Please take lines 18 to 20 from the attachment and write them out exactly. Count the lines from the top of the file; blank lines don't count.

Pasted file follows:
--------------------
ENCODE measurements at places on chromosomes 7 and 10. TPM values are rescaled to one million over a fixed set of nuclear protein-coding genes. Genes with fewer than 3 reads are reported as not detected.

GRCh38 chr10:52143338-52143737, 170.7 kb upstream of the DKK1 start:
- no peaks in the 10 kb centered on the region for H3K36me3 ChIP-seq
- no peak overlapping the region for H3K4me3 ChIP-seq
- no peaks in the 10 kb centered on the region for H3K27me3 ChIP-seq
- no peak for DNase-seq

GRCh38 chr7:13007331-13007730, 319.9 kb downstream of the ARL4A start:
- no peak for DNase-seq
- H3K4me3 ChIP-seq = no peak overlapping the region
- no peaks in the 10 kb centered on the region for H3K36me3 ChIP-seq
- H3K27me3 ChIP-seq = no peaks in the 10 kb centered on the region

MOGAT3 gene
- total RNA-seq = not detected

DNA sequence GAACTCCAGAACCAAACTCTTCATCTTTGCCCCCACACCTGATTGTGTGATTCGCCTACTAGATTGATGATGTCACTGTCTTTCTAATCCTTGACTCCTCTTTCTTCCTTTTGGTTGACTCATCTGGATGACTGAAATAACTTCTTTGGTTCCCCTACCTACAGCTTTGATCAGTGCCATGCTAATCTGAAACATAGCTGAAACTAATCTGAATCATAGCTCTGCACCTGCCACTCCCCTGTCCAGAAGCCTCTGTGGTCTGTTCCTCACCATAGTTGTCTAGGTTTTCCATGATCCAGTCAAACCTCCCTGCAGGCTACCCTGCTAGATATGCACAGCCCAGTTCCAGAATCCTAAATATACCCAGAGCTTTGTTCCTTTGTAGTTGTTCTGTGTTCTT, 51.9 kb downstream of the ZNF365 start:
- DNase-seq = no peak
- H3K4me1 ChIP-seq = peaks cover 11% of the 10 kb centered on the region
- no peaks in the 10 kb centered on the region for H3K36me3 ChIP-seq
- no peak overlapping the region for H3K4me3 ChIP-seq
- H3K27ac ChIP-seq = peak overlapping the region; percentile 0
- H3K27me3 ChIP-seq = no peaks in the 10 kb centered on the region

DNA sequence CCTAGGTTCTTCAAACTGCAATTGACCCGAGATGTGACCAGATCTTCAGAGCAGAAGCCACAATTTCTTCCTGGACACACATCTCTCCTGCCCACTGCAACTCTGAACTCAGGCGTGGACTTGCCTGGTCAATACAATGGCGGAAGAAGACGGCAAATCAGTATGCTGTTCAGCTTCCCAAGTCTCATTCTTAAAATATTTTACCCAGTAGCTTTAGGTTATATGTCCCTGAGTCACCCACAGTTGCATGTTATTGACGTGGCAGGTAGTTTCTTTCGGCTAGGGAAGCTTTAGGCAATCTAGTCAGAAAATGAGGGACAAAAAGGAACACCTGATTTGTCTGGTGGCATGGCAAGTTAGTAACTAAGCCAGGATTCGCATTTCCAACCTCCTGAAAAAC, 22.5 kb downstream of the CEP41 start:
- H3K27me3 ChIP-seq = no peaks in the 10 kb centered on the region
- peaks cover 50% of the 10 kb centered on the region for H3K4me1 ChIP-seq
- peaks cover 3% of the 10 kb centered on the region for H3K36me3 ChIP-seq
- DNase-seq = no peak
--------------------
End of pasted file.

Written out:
- no peak overlapping the region for H3K4me3 ChIP-seq
- H3K27ac ChIP-seq = peak overlapping the region; percentile 0
- H3K27me3 ChIP-seq = no peaks in the 10 kb centered on the region